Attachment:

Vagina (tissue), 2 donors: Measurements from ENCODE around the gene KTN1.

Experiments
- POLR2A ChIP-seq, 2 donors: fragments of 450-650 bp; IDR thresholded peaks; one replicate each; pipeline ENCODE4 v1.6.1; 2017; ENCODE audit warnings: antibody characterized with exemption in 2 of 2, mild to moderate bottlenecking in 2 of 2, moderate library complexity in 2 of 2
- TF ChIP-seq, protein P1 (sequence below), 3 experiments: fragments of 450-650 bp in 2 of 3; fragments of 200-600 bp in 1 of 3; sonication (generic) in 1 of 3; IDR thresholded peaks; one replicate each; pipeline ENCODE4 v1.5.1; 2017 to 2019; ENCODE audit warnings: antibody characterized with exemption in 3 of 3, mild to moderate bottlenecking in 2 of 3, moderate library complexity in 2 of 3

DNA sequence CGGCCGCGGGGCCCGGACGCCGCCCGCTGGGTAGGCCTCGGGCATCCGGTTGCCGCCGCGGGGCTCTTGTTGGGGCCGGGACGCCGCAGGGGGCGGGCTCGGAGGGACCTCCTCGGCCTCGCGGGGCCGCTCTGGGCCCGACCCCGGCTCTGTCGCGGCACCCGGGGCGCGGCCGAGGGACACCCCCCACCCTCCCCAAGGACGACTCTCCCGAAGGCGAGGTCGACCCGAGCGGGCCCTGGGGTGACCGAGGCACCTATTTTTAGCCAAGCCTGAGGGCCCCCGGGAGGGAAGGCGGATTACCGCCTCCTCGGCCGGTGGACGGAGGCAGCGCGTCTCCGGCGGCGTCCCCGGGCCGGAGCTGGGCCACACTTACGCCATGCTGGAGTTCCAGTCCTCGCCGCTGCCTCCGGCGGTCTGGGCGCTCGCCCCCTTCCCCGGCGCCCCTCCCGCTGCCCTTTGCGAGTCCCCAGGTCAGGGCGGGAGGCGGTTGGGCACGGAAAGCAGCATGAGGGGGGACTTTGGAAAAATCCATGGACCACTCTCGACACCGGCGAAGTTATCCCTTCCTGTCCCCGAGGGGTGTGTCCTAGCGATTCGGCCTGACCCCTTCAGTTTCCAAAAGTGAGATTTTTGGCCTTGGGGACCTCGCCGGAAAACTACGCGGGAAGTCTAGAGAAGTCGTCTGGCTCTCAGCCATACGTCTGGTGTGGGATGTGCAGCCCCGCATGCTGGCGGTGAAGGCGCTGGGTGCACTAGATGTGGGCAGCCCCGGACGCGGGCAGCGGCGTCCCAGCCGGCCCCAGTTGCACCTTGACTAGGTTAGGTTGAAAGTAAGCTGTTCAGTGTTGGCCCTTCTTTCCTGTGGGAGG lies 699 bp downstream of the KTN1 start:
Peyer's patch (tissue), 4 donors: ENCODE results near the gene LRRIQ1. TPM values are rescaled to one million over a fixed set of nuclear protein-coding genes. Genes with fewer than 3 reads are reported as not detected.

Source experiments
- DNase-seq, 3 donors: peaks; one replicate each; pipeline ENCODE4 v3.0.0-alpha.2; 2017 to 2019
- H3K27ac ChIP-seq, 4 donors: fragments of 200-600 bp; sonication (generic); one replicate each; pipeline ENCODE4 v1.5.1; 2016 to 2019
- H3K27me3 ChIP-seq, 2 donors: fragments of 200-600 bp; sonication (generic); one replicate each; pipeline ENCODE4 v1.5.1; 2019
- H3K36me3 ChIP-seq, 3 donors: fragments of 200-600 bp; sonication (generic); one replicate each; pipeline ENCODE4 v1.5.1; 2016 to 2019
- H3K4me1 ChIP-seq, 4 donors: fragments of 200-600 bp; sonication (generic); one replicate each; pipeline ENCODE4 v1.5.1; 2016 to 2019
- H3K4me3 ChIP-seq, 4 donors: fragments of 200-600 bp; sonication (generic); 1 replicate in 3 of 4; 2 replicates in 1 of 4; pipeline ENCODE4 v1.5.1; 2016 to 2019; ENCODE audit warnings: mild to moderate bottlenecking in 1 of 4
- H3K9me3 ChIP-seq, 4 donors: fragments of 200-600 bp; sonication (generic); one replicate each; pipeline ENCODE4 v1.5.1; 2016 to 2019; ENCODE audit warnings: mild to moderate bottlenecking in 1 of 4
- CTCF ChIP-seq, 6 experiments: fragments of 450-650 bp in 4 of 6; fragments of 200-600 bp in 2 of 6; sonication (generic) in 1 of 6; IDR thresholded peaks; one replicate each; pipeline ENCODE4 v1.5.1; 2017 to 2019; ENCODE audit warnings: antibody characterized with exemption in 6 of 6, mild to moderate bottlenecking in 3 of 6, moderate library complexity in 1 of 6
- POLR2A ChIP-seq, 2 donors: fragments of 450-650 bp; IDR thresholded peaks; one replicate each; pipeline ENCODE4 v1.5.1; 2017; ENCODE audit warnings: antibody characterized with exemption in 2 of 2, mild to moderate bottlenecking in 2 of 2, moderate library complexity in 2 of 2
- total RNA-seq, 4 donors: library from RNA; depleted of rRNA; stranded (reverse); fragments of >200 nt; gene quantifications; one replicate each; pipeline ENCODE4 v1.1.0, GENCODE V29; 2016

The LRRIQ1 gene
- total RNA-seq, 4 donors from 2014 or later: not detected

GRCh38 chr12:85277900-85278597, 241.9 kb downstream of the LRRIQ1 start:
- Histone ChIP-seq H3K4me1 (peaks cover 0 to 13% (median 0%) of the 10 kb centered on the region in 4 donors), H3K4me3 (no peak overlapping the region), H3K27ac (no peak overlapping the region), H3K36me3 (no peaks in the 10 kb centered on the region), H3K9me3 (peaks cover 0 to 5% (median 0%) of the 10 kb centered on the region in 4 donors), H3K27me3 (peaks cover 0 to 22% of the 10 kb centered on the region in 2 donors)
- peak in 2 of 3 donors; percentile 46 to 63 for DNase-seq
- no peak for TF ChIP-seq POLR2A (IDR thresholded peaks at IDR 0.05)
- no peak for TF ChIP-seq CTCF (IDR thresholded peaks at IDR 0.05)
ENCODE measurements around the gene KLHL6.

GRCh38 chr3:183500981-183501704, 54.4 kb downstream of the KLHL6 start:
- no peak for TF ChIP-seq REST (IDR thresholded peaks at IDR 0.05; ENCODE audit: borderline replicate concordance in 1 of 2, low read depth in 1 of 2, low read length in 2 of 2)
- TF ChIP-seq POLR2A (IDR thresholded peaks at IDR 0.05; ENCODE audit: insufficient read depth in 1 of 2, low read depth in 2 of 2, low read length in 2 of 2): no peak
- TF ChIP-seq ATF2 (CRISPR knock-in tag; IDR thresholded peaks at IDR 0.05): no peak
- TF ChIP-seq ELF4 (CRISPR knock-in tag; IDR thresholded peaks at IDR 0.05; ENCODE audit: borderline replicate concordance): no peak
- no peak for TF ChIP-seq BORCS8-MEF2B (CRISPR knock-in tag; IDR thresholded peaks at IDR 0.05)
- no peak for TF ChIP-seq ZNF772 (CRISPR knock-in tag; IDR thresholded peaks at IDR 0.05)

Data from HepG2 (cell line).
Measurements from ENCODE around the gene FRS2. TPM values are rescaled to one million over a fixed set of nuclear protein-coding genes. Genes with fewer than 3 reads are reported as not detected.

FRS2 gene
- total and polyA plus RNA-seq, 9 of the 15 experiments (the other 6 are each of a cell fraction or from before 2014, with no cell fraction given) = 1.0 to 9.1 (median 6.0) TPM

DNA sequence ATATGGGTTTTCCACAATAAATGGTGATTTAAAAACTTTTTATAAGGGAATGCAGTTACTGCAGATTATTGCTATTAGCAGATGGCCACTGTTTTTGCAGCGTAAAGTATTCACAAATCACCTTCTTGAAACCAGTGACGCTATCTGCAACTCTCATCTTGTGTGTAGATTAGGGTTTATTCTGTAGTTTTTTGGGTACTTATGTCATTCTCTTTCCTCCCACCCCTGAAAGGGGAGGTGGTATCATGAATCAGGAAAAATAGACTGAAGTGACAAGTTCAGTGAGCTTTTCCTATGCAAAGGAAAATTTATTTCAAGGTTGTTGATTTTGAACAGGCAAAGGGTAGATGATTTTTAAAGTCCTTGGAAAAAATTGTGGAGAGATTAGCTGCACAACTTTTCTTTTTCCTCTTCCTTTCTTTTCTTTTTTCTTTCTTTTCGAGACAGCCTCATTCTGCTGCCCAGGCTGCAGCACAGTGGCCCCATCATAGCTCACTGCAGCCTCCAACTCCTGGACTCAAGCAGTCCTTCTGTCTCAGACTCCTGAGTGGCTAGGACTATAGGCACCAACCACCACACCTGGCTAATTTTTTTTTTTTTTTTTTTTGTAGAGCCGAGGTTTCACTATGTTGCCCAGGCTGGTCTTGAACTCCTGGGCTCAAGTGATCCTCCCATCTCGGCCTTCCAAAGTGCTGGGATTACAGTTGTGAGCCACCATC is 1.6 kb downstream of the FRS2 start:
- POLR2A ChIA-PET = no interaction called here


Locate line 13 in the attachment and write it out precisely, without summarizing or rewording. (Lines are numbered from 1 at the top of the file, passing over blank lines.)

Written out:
- H3K4me3 ChIP-seq, 4 donors: fragments of 200-600 bp; sonication (generic); 1 replicate in 3 of 4; 2 replicates in 1 of 4; pipeline ENCODE4 v1.5.1; 2016 to 2019; ENCODE audit warnings: mild to moderate bottlenecking in 1 of 4